Man, oh, man! What a bizarre pic! Okay, lessee... the plot has something to do with corruption by the mob among some stock car racers... there's an obligatory catfight and some drug references. But the part you'll most remember is this totally wacked-out 5 minute middle section of the film that takes place in a bar with toilets instead of seats where a man sings a song to a poodle, a woman comes in with clothes and face makeup that makes her look like a walking checkered race flag, and when the cash register is opened it makes the sound of a toilet flushing... it goes on for a bit and makes no logical sense at all! You'll think someone dosed your Doritos when you see this thing! Then it's back to the story as if nuttin' happened! There's performances by an r&b singer and some gawdawful boy / girl vocal combo singing "Love Can Make You Happy"! There's a sign next to the band that says "The LSD For Lunch Bunch"! Ah, the '60s... John Russell and Allan Nixon star with Lon Chaney, Jr.! Why do people hate this movie so much? Probably because of the poor state of Lon Chaney, Jr. whom I am also a big fan of. I actually thought he was quite good in this! From the director of Shanty Tramp!
"La Tumba de los muertos vivientes" was the original film that Jess Franco made(and has never appeared in English language to the best of my knowledge), while "Oasis of the Zombies" is a different movie that liberally lifted footage from "Tumba". However, to the best of my memory, the bulk of "Oasis..." is NOT directed by Jess Franco despite the deceptive packaging claim on the DVD box. (Shame on you Image!) While "Tumba..." is the better of the 2 versions (kinda' like snot is better than puke), I still can't really recommend it but to the most forgiving Jess Franco fans. Supposedly Lina Romay is briefly in the "Tumba" version somewhere.
I STAND CORRECTED! **SLIGHT Spoiler ALERT!** (added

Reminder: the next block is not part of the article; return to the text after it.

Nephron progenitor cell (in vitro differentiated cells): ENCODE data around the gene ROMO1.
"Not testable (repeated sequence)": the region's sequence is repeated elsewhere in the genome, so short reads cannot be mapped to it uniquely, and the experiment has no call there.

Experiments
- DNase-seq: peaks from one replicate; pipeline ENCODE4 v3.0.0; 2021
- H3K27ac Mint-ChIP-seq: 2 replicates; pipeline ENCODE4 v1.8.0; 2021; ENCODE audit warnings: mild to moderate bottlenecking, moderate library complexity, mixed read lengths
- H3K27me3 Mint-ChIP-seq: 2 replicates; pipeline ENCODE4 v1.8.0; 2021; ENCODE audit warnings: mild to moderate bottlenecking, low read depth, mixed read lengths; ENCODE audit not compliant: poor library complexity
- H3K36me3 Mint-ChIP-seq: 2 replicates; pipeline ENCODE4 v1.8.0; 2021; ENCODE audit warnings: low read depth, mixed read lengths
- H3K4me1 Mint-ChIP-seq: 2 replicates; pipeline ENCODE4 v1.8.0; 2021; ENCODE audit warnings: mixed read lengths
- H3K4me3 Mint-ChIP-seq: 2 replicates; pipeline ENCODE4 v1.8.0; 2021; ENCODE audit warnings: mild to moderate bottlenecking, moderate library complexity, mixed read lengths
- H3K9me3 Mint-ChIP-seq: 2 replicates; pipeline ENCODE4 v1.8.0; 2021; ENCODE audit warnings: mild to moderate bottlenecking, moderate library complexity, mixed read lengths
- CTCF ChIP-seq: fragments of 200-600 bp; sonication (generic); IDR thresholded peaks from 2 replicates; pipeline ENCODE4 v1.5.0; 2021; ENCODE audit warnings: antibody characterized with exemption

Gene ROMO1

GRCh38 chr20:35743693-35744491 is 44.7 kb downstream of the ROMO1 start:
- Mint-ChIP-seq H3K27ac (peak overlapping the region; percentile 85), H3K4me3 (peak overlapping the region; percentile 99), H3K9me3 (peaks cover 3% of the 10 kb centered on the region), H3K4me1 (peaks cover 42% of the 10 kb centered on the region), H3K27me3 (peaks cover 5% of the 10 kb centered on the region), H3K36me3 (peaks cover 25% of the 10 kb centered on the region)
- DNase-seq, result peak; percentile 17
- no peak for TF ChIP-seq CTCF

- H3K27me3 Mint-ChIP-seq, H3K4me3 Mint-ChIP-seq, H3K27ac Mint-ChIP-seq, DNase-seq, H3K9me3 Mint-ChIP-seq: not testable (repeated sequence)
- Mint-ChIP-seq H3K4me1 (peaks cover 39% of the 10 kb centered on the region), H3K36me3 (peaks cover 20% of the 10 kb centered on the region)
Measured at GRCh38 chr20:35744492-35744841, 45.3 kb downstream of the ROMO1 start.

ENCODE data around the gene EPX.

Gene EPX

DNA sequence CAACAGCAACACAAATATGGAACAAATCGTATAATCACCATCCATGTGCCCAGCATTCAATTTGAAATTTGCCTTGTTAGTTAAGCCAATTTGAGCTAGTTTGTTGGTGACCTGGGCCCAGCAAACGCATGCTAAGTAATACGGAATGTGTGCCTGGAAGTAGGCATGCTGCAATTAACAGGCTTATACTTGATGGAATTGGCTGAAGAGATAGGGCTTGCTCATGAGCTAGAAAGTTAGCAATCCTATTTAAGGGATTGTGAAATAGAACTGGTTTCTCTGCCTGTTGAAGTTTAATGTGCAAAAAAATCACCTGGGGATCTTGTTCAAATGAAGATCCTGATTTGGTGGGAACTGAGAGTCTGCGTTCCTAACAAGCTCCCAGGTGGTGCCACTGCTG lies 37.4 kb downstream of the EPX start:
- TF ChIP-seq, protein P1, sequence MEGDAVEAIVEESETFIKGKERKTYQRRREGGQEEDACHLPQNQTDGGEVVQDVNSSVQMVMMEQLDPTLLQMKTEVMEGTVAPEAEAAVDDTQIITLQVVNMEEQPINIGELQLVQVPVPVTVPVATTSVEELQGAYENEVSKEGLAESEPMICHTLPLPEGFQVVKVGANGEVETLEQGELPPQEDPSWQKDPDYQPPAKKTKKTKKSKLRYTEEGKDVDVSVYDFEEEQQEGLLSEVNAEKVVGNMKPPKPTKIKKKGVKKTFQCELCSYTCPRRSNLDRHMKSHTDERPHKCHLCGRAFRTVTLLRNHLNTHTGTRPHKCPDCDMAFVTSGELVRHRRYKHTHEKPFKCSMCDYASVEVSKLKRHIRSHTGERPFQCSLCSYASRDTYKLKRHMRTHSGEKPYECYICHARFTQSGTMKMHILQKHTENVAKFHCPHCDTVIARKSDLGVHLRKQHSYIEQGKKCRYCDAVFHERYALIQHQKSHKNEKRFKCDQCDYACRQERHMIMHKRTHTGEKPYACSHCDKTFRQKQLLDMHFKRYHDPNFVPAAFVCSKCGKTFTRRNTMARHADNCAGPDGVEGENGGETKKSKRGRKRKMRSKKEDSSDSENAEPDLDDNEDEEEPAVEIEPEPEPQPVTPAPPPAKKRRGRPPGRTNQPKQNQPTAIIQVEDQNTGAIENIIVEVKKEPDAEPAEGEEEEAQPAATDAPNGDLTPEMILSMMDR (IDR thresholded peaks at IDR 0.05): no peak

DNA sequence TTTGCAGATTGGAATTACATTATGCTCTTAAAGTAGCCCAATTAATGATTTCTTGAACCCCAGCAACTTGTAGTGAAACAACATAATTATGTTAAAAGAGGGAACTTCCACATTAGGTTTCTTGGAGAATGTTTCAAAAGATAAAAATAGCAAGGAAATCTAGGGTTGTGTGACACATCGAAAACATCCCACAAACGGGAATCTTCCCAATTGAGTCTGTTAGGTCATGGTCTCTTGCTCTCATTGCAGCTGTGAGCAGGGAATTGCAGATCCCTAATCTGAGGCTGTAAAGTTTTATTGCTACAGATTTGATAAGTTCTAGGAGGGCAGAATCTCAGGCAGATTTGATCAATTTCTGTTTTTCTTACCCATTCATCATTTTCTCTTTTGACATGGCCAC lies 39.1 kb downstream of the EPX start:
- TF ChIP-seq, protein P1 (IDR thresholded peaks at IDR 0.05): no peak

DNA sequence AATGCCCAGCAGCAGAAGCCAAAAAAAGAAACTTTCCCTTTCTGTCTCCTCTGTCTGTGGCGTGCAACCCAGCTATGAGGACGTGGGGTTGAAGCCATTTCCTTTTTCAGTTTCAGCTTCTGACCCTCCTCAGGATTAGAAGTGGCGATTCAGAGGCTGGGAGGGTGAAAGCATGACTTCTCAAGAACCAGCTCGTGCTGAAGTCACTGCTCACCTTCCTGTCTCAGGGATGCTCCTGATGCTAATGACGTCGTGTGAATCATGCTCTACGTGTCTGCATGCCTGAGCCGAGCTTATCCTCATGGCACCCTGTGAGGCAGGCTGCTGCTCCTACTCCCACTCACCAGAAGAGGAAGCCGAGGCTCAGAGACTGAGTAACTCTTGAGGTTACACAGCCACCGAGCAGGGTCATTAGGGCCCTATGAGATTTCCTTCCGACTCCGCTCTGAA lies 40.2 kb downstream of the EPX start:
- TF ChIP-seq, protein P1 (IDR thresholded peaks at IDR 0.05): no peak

I just put myself through the arduous task of watching both "La Tumba de los muertos vivientes" and "Oasis of the Zombies" back-to-back. Hey, sometimes we must suffer for art, right? Even if it isn't ours! (But I digress.)Basically these 2 versions are note for note identical with 2 big exceptions. I think what threw me was the use of battle scene footage which appears to have been taken from a different movie with a slightly bigger budget. Difference #1 is the score which, in "Tumba..." is by "Pablo Villa" whom I suspect is actually Jess Franco most of the time. The music in "Oasis..." is credited to composer Daniel White and is a lot more standard. Decent, but not as wacky sounds as Villa's. Difference #2 is that the couple who appear at the beginning of the film, Colonel Meitzell and his wife, are played by Eduardo Fajardo and Lina Romay in the Spanish version ("La tumba..."). However in the French / English dubbed version ("Oasis...") they are played by another couple. The Meitzell's appear in a later scene with 2 different henchmen from the Spanish version(when they go to the oasis to look for the treasure and are attacked by zombies). Whether or not these scenes were shot at the same time by Franco or later by another director I can't say for sure. But since there is some interaction between both couples and another of the main actors in both versions (Javier Maiza) I would guess that they were. The 2 scenes are the only thing different about the 2 versions footage-wise as far as I can tell and they are almost note-for-note the same apart from some minor differences. The biggest one being some guts that are seen pulled from Mrs. Meitzell during her attack in "Oasis...", whereas no guts are seen coming from Lina Romay's lovely stomach in "Tumba...". Also Maiza's character is murdered slightly differently (gun vs. poison injection). For what it is worth, the Spanish language DVD (Tumba) is a bit more dark looking then the US Image DVD release (Oasis). I know you all will sleep better tonight knowing all of this information. I'm not sure why all those years ago when I first saw this film that I had remembered "La Tumba..." seeming so different. All I can think is that I must have been slightly altered at the time, which I suggest you doing if you attempt to watch either of these versions.